What exactly is happening when you “crack” my neck?

A patient asked me this question just now. And, I get asked this a lot.

Cartilage cap on the end of a bone.

This is roughly what I told her:

  1. When I crack your neck, we’re increasing rang of motion to the joint I cracked, and I’m targeting only the joints that don’t move very well.
  2. What’s happening is that the two sides of the joint surfaces are being stretched and distracted from each other. The cartilage surfaces of the joints are extremely smooth, and they are wet with synovial fluid. And as you distract the joint surfaces from each other, kind of like a suction cup, it will pop. It pops once you overcome the hydrostatic pressure.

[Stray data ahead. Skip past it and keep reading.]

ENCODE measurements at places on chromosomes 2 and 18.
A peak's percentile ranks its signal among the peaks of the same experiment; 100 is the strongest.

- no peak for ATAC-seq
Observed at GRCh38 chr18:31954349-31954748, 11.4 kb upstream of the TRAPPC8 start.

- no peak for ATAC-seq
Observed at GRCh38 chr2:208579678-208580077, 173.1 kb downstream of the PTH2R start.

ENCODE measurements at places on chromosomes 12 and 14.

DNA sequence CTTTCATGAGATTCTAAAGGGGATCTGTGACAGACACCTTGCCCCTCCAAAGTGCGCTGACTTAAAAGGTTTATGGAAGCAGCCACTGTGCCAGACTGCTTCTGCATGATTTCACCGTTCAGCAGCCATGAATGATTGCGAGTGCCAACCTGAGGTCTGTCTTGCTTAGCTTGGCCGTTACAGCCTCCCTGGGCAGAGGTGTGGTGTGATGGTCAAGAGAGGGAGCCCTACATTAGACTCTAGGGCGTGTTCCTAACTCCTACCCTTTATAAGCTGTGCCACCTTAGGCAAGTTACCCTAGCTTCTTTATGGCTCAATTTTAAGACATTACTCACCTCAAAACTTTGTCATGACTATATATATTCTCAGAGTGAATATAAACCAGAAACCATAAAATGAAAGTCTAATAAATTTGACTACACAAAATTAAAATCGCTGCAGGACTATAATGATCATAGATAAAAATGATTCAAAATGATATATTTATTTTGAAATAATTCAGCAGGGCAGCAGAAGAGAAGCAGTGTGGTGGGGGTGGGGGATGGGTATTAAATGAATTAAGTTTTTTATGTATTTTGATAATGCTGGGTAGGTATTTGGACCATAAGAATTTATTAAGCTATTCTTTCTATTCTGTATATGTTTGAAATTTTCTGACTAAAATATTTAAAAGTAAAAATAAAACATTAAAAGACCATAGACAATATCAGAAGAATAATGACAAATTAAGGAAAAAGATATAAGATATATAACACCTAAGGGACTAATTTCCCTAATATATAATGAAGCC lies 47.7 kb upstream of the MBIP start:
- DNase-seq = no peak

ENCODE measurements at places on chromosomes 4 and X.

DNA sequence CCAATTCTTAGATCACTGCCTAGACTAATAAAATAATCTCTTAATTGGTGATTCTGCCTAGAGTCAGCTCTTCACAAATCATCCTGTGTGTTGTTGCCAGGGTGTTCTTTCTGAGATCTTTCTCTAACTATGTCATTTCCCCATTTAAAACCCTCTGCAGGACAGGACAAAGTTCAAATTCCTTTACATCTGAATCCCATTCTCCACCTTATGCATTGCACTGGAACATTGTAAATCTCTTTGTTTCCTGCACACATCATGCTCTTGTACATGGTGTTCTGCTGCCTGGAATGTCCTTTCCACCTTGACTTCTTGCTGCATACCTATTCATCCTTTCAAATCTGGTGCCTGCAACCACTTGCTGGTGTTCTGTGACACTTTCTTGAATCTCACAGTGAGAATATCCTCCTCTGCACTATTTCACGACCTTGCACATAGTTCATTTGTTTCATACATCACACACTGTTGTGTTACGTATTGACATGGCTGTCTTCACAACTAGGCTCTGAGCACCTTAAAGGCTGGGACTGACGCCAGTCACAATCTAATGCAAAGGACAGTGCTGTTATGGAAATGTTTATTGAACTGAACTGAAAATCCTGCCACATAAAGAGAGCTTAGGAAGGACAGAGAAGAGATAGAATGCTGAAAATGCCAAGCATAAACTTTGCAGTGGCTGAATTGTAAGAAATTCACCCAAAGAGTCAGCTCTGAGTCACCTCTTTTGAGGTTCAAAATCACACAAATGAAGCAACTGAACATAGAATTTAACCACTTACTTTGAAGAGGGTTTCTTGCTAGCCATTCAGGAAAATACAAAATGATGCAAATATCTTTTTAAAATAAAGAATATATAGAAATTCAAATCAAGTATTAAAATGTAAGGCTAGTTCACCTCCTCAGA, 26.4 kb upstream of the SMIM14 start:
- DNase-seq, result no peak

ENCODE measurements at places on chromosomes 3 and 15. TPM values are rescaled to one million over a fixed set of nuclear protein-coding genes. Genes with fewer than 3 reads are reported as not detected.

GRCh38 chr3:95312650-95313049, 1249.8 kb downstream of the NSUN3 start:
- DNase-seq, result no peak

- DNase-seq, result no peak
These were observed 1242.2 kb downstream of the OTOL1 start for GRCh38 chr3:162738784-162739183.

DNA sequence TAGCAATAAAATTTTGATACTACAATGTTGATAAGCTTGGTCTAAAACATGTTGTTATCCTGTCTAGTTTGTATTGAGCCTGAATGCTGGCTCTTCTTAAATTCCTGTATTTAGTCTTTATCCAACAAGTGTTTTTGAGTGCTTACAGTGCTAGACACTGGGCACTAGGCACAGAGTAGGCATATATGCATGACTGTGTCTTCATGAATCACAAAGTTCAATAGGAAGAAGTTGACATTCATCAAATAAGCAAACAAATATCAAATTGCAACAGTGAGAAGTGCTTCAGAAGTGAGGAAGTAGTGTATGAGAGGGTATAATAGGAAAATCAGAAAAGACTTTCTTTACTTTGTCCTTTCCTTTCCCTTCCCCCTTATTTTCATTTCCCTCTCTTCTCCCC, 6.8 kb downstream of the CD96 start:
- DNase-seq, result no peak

3. When this popping happens, there are reflexes for pain relief, and reflexes for muscle relaxation. You have more range of motion.
    • How long does this last?”
  4. There is a period of time where your joints are more mobile, your muscles are relaxed, and you can’t get a joint to pop again. That’s 20 minutes. The increased range of motion should be anywhere between 3 hours to 3 days, and that should be enough time to improve nutrient delivery and to retrain reflexes to relax for longer.

This cracking sound comes from cavitation. Or better yet, tribonucleation. Or, to be more precise, cavitation rheology.

Apparently, when you get your neck adjusted, the sound comes from the opposite side of your neck.

Learn more about noises coming from your body in this video.

Todd

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